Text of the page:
A clear indication that you are being retaliated against is that you are always asked to work more while other employees aren’t treated this way. You may start experiencing this change in your job shift after reporting a workplace incident or complaining against your boss for harassment.
Speak to the professional New York City labor lawyers at Levine & Blit to understand if you are a victim of retaliation. We’ll help you file a complaint with the right department while building a strong case against the retaliators.
What is the Law on Retaliation in New York?
There is a state and federal law that apply in cases of retaliation. It majorly depends on the grounds on which an employee was retaliated against.
According to Section 215 of the New York State Labor Law, “it is unlawful for an employer or anyone on their behalf to penalize, discharge, or in any manner discriminate or retaliate against the employee for engaging in a protected activity.
The New York law defines protected activities as:
- Filing a complaint with the Department of Labor or any other agency for possible labor law violations.
- Providing information to DOL or other government agencies such as National Labor Relations Board.
- Testifying in an investigation or proceeding under Labor Law.
- Making the employer receive an adverse determination from DOL
What Penalties Does the Law Impose on Employers for Retaliation?
According to the statute, if any employer in New York violates the Labor Law, the Department of Labor can:
- Order payment of damages
- Order payment of lost compensation to the victim (especially when an employee doesn’t even get at least minimum wage)
- Impose a penalty of up to $10,000 for a first offense, and up to $20,000
Employees can also bring a private civil action in court by involving a labor lawyer New York to get other benefits mentioned in their employment contract.
What is the Statute of Limitations for Retaliation in New York?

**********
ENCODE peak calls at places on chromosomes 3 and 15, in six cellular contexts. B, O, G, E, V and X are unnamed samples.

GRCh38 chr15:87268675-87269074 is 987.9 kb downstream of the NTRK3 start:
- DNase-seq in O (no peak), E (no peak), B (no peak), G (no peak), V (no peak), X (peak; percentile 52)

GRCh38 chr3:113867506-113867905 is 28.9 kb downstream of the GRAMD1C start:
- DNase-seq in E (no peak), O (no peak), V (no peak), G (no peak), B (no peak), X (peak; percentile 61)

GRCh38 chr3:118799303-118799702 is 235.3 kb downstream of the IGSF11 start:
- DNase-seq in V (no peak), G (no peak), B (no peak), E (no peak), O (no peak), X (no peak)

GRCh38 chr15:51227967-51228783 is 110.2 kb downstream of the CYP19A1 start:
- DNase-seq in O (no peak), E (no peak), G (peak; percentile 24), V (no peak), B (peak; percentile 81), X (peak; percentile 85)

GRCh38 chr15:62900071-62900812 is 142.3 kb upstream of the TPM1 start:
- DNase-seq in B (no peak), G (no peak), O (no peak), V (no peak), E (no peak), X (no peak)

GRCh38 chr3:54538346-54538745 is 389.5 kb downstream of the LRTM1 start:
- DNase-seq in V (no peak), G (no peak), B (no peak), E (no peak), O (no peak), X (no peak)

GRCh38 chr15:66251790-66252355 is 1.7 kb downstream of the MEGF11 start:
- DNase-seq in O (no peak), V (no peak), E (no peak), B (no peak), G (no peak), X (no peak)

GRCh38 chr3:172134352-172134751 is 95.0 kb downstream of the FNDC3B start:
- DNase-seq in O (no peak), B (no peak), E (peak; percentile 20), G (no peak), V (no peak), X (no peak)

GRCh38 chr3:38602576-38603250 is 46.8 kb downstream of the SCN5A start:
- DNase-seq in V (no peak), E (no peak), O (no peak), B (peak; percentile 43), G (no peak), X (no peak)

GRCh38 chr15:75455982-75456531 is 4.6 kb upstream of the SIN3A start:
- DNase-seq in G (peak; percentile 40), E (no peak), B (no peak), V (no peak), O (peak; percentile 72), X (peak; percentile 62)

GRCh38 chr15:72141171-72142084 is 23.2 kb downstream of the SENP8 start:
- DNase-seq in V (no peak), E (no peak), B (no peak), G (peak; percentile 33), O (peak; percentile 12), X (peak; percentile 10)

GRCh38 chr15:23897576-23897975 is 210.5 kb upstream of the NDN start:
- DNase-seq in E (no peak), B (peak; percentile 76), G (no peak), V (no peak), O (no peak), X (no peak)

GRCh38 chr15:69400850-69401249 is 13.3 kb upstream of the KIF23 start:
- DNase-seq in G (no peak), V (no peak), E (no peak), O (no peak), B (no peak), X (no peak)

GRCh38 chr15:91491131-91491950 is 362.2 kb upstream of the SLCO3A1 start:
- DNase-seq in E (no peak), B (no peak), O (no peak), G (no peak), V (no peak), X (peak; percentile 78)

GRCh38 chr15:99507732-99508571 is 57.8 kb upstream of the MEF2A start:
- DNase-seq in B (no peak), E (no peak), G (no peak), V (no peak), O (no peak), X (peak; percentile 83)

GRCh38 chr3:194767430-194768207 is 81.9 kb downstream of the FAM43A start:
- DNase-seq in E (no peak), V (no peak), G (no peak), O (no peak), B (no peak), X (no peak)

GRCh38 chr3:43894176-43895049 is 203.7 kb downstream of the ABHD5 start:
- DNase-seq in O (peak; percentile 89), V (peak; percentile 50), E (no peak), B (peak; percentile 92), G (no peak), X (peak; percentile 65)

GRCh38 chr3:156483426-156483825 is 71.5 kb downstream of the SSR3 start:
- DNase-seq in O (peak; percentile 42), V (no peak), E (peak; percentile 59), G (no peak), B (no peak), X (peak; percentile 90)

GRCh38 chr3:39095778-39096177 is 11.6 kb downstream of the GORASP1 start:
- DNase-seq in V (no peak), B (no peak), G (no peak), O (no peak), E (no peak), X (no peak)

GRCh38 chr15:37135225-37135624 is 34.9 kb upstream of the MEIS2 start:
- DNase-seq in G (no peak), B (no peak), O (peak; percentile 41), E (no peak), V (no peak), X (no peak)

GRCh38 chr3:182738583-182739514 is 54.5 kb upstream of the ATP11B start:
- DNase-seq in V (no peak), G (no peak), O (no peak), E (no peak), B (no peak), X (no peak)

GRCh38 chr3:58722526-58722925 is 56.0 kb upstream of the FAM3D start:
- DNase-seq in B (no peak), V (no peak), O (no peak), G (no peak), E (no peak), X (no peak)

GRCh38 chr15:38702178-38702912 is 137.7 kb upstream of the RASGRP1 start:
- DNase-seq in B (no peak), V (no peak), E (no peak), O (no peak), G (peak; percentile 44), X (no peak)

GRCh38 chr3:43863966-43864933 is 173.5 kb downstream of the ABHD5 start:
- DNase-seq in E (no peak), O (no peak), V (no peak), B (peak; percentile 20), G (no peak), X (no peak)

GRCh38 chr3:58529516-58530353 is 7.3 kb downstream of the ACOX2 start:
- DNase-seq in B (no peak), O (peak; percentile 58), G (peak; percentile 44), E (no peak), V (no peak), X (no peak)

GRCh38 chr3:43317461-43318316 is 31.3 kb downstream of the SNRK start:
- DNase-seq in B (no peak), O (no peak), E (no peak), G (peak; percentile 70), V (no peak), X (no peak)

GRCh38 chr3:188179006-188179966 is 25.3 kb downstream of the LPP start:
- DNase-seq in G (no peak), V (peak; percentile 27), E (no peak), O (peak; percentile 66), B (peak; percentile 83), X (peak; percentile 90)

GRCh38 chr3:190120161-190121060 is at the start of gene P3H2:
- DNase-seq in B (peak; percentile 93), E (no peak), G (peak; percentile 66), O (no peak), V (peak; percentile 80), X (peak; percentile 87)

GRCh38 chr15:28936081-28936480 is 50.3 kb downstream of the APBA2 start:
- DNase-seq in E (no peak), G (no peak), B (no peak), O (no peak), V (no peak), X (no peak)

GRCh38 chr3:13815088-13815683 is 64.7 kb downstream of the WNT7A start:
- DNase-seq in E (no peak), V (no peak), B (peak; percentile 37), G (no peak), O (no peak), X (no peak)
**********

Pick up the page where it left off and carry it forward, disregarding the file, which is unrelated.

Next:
According to New York Employment Law, an employee can file a lawsuit against the employer for retaliation within two years from the date of the retaliatory act.
However, there are certain situations where the victims get an extension. For example, if the retaliation resulted in physical abuse, and the employee was severely injured due to the retaliatory act.
Are you looking to file a lawsuit against your employer for retaliation? Call our labor law firm at 866-351-0116 before the statute of limitations expires. From calculating the damages you’ve suffered to negotiating with your employer and filing a lawsuit, we take care of everything.
How to Prove Workplace Retaliation in New York?
NY is an at-will state, and employers have the right to fire/demote any employee at any time. However, it should be done lawfully and should not violate Labor Laws.
If you suspect workplace retaliation and want to bring in a civil lawsuit. In that case, you must show a link between the complaint (or behavior that you think triggered the retaliation) and the change in your employer’s behavior, such as the action they took against you.
Here are a few things you can do to build a strong case:
Document the Retaliatory Behavior
You should document the change in behavior, and it’ll help you establish a link between your complaint and retaliation. It would be great if you could take notes and collect the evidence, such as the demotion letter you received from the employer.
Talk to the HR
To strengthen your case, it’s essential to speak to HR so that you can prove that you informed the employer about retaliation. Try to submit a written complaint and receive a receipt from HR. Also, keep a copy of the complaint, and your attorneys can use it to build a case.
Contact Labor Lawyers in New York
First, NYC employment lawyers assess the circumstances to determine if they can stand a case against your employer. Next, the lawyer will help you gather and organize evidence while filing a case with the right authority.
Don’t Suffer from Workplace Retaliation: Contact Levine & Blit Today!
Retaliation in the workplace doesn’t just affect your professional life; it can also affect your personal life. If you suspect retaliation and have lost a significant amount in wages, you can take help from a lawyer.
At Levine & Blit, we are a team of highly professional labor lawyers in New York that can help you build a case against your employer. We are not afraid of big names, and our attorneys strive to help you recover fair compensation.
Contact us for a Free Case Evaluation, and explore your legal options against retaliation. Start the new year right off the right way and seek justice today!